Dr. Phil Zeltzman’s Blog
Jessie, a 9 year old Border Collie mix, came into Brodheadsville Vet Clinic to have an ugly mass evaluated on her belly (see picture 1).
It had appeared a few months prior and grew fairly quickly. It was also starting to look bumpy, oozing and hairless. Jessie’s vet was concerned that it could be cancer due to its appearance and quick growth (see picture 2: compare the size of the mass to the thermometer in her behind).
Jessie was scheduled for surgery the following week. The owner was well aware that the mass could be cancerous, but she was ready to do anything for her beloved dog. Chest X-rays did not show any sign of spreading of the tumor to her lungs.
Jessie was put under anesthesia and went to surgery. The mass was about the size of a pineapple. It started just under the skin but it was now actually invading into the wall of the belly! The mass was carefully removed, both from under the skin and from between the muscles (see picture 3 – the coin is a quarter).
Everything was stitched up and Jessie was recovered from anesthesia (see picture 4).
She was sent home with an E collar (plastic cone) to prevent her from licking the incision. She received antibiotics and pain medications for a week. The mass was sent to the lab for biopsy. After about a week, the results came back. Amazingly, the mass was not cancerous! It was a benign, fatty tumor called a lipoma!
Jessie’s owner was thrilled and relieved. By then Jessie was walking and feeling great, enjoying her new life without a big mass interfering with her walking.
Moral of the story: just because a mass looks “ugly” and grows quickly doesn’t necessarily mean that it’s cancer.
In June 2016, Rori, a 12 year old Westie, had visited the emergency hospital because she wasn’t feeling well. She was depressed and coughing.
Chest X-rays revealed a mass in her left lung. She did well for a few months, until her next set of X-rays in February 2017.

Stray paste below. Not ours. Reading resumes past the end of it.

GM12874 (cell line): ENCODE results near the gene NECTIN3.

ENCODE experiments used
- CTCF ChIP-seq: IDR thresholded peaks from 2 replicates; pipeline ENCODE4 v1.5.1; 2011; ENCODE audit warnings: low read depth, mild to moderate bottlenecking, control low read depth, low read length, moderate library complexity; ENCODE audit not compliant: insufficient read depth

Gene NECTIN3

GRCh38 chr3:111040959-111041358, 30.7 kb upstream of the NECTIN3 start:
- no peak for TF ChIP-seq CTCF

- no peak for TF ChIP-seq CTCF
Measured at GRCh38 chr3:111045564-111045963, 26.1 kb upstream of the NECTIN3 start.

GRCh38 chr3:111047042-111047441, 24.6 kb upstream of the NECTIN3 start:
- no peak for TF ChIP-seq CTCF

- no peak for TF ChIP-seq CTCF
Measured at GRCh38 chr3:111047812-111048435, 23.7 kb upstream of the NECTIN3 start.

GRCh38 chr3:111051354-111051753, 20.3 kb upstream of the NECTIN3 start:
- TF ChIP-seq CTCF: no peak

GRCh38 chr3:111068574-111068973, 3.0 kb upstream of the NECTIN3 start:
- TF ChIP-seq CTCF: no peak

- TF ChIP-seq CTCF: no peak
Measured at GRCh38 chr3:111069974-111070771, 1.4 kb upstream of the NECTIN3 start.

They revealed that the mass almost doubled in size (the round mass is at the end of the arrow on the X-ray below)!
Because of the high risk of lung cancer, surgery was recommended to remove the part of the lung that contained the tumor.
The odds were definitely against us: about 85% of lung tumors are cancerous. In addition, lung cancer is aggressive: the average survival after surgery alone is around 1 year. Lastly, a tumor that doubles in size in a few months is a definite concern.
Despite the odds, Rori’s owner wanted to provide the best possible quality of life for her dog and elected to move on with surgery.
To remove the tumor, we don’t “crack the ribs” like they say on TV. Rather, we go between 2 ribs. After entering the chest, the mass was found exactly where the X-rays showed. The mass was approximately the size of a nickel (the coin shown below is a quarter).
Below is a video during surgery. Warning !!!
THIS VIDEO IS VERY GRAPHIC, SO IT IS NOT FOR THE FAINT OF HEART !!!
That part of the lung (called a lung lobe) was sutured and removed. We did not see any other problem, so the chest was sutured closed.
The evening of the surgery, Rori ate her first meal !
The next day, she felt much better and was amazingly comfortable. She eventually went home.
A few days later, the biopsy report came back.
Despite the very high odds of cancer, unbelievably, the mass was… benign!
This was fantastic news. It meant that the mass should not affect Rori’s lifespan at all.
Few pet owners would have put their 12 year old dog through open chest surgery, knowing the risk of cancer was so high. But Rori’s owner chose surgery… and was rewarded in an unexpected way.
APRIL 2017 UPDATE:
It’s been 6 weeks since surgery, and Rori is doing very well during her recovery.
I explained to her owner how to slowly increase her activity level over the next month.
Both are thrilled with the idea!
Yuengling, a 7-year-old German Shepherd, had swelling along the left side of his tongue. The mass was so large that Yuengling was having difficulty breathing.
This is called a ranula, or a mucocele. It’s a large pocket of saliva often formed after trauma to a salivary gland. I performed surgery at Berks Animal Emergency & Referral Center and cut the pocket open and sutured the edges together.
But before I could close the incision, the thick, ropy saliva needed to be aspirated. You can see the mass and part of the surgery in the video below.